a first layer containing one or more drugs with immediate or controlled release formulation, composed of rapidly swelling and/or soluble and/or erodible polymeric substances by contact with aqueous fluids, and adjuvants;

a second layer containing one or more drugs, either equal to or different from those of the first layer, with slow release formulation, composed of swelling and/or gelable and/or erodible polymeric substances by contact with aqueous fluids, and adjuvants;

a low-permeability barrier-type layer coating said second layer, consisting of polymeric materials, adjuvants, plasticizing agents. The tablet may be enteric coated.

DETAILED DESCRIPTION OF THE INVENTION

The following detailed description sets forth the characteristics of and advantages offered by the claimed pharmaceutical tablets, which are capable of releasing one or more drugs at different rates.

Said tablet consists of:

a first layer containing one or more drugs with immediate or controlled release formulation,

a second layer containing one or more drugs, either equal to or different from those of the first layer, with slow release formulation, and

a third layer, which is a low-permeability barrier coating said second layer. This layer serves the purpose of limiting the drug release surface of the adjacent layer.

Preferred embodiments of the invention are shown in FIGS. 1 and 2.

BRIEF DESCRIPTION OF THE DRAWINGS

FIG. 1: 1 immediate or controlled release layer; 2 slow release layer; 3 barrier-type layer.

FIG. 2: 4 immediate or controlled release layer; 5 slow release layer; 6 barrier-type layer.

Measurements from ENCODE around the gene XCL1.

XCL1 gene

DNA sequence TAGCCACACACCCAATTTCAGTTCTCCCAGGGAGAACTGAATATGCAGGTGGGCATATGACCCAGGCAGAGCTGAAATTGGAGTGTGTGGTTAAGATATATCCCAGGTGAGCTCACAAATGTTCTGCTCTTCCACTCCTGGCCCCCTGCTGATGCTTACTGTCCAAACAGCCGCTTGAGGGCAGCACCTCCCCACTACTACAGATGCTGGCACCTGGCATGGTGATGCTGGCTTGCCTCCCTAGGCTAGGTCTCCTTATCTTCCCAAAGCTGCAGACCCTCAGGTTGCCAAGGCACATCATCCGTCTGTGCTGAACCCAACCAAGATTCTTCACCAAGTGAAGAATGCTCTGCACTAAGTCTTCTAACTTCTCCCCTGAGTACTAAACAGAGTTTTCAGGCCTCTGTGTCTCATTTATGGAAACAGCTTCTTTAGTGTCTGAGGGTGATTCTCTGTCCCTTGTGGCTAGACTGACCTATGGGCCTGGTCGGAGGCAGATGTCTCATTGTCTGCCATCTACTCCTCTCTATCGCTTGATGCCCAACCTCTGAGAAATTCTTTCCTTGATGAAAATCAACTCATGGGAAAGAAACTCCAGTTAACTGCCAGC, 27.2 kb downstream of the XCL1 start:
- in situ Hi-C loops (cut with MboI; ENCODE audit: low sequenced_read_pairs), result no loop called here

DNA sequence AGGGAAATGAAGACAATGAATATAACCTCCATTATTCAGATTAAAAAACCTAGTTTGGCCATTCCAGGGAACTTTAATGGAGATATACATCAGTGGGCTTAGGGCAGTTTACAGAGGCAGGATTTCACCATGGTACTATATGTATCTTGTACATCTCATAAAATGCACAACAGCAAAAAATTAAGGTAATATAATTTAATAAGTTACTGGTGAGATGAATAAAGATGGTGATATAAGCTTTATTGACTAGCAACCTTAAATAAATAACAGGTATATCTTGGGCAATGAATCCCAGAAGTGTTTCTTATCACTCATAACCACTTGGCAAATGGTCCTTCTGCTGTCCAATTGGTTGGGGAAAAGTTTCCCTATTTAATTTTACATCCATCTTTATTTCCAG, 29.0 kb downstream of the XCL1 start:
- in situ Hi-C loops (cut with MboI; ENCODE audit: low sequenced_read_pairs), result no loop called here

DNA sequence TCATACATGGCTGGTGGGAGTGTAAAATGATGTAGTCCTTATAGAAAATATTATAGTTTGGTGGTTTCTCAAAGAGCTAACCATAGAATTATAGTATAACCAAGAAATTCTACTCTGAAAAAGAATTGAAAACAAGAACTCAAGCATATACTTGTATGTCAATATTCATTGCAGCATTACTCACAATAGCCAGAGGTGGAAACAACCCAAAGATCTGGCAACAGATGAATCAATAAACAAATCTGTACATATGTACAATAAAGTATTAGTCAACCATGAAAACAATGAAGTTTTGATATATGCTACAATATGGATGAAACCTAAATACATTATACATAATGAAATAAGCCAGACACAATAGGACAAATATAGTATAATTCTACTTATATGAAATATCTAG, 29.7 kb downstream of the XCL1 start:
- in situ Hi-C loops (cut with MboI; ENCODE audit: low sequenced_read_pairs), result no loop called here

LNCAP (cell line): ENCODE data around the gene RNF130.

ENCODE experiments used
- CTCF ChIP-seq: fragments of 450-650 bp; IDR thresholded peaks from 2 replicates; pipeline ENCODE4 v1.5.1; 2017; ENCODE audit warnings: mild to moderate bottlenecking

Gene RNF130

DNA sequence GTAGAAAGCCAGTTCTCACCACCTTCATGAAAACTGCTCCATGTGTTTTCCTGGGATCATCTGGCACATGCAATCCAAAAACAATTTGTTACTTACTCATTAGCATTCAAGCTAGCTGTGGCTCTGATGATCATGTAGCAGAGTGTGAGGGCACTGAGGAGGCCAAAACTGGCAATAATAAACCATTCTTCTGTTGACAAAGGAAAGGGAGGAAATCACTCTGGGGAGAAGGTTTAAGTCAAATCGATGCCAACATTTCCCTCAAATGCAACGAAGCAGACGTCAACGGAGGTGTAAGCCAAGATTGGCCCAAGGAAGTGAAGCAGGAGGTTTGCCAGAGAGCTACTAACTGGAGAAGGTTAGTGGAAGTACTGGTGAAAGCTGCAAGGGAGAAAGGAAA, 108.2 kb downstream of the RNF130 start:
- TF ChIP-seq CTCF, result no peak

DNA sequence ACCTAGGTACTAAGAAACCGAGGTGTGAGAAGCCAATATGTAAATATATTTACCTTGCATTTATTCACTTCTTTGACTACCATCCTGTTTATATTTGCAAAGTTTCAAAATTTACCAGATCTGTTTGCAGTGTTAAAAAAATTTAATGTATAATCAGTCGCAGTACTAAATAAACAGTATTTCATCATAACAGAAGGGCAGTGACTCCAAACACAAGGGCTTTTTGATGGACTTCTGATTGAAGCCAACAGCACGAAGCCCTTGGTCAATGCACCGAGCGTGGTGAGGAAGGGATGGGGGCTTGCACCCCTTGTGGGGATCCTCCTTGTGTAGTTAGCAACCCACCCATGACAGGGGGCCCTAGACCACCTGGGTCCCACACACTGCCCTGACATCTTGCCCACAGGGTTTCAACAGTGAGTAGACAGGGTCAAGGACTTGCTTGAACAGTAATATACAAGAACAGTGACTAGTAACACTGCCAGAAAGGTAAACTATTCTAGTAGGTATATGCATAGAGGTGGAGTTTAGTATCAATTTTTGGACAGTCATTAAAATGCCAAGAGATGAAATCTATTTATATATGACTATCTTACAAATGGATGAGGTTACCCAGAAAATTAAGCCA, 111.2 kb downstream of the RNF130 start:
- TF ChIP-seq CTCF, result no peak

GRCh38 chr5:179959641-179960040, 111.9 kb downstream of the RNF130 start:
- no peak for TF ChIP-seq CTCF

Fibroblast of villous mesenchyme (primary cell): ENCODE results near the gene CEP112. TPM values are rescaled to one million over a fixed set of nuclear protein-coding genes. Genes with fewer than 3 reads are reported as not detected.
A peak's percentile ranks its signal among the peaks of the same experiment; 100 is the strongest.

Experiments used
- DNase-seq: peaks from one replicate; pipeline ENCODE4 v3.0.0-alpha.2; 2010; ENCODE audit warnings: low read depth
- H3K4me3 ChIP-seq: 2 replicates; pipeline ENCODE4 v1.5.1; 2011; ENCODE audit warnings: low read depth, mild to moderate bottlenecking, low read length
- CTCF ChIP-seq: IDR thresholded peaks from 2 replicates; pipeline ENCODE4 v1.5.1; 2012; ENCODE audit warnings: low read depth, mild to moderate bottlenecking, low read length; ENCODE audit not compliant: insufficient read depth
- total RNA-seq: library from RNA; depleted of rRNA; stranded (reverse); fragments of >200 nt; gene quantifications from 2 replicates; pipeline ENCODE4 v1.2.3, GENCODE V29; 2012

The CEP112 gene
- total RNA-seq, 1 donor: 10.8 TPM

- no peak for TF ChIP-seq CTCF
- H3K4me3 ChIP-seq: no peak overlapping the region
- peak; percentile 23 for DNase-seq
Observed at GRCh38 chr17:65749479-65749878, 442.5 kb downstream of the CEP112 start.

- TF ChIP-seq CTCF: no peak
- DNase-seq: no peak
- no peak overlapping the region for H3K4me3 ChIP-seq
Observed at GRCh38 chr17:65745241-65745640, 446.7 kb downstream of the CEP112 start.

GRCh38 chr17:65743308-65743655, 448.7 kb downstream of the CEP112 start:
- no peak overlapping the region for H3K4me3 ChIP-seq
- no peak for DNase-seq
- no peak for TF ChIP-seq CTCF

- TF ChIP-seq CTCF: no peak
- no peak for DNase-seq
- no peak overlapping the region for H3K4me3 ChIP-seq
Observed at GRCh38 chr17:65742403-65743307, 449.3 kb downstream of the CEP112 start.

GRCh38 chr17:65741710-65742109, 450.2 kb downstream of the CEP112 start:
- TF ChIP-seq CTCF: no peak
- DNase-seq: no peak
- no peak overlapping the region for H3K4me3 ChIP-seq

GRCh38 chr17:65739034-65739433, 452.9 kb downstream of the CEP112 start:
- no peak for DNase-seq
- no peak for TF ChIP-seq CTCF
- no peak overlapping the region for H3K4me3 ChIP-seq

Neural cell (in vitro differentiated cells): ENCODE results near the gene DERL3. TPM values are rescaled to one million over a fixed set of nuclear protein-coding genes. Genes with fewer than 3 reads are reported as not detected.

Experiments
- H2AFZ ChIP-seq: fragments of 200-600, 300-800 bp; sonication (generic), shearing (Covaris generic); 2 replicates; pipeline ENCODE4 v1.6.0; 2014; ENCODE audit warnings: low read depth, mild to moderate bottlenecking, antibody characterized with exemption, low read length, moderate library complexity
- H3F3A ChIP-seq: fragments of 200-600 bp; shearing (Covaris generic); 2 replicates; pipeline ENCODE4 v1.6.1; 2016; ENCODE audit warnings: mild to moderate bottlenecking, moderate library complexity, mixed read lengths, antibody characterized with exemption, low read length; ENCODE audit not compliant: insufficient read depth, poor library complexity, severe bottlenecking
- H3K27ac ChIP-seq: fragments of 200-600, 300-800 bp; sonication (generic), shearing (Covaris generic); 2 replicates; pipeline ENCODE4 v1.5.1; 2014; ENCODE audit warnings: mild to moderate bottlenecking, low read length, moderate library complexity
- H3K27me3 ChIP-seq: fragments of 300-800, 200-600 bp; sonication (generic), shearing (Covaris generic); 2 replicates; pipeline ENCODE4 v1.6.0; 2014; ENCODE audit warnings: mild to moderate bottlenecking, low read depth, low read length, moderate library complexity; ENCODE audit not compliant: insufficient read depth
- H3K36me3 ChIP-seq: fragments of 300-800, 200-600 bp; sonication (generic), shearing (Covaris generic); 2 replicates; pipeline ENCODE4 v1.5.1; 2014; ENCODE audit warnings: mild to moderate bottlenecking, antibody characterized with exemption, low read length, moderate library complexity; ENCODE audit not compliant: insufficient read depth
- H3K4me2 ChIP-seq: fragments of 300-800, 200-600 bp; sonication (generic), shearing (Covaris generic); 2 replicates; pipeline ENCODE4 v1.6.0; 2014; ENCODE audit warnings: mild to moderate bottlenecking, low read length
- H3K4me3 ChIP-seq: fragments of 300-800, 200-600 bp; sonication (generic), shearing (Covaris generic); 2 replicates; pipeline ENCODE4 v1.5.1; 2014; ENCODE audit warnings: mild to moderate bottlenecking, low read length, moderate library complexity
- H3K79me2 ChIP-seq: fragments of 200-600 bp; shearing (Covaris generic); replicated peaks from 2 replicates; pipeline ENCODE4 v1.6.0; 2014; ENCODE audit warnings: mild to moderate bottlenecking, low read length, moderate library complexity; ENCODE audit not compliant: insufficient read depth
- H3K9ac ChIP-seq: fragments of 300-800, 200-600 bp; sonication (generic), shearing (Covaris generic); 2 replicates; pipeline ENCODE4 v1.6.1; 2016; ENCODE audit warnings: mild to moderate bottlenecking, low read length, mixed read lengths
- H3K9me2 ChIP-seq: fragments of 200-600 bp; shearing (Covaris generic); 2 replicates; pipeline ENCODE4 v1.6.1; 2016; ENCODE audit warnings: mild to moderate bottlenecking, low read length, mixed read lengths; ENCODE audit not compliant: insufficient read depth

DESCRIPTION OF THE PREFERRED EMBODIMENTS

An immediate or controlled release layer formulation consists of rapidly swelling and/or soluble and/or erodible polymeric substances by contact with aqueous fluids and convenient adjuvants.

Said polymeric substances are selected from the group consisting of cross-linked polyvinylpyrrolidone, low- and medium-molecular-weight hydroxypropyl cellulose and hydroxypropyl methylcellulose, cross-linked sodium carboxymethylcellulose, carboxymethyl starch, potassium methacrylate-divinylbenzene copolymer, polyvinyl alcohols, starches, starch derivatives, microcrystalline cellulose and cellulose derivatives, β-cyclodextrin and dextrin derivatives. The amount of said polymeric substances in the layer is 1.0 to 90% by wt., preferably 20 to 70% by wt. Said adjuvants are selected from the categories of substances currently used in the typical pharmaceutical practice, such as diluents, buffers, adsorbents, etc., and in particular search, pregelled starch, calcium phosphate, mannitol, lactose, saccharose, glucose, sorbitol, microcrystalline cellulose, and binding agents, such as gelatin, polyvinylpyrrolidone, methylcellulose, starch solution, ethylcellulose, arabic gum, tragacanth gum.

Other excipients of typical pharmaceutical practice can be used as adjuvants, such as for example magnesium stearate, stearic acid, colloidal silica, glyceryl monostearate, hydrogenated castor oil, waxes, and mono-, bi-, and trisubstituted glycerides.

A slow release layer formulation consists of rapidly swelling and/or gelable and/or erodible polymeric substances by contact with aqueous fluids and convenient adjuvants.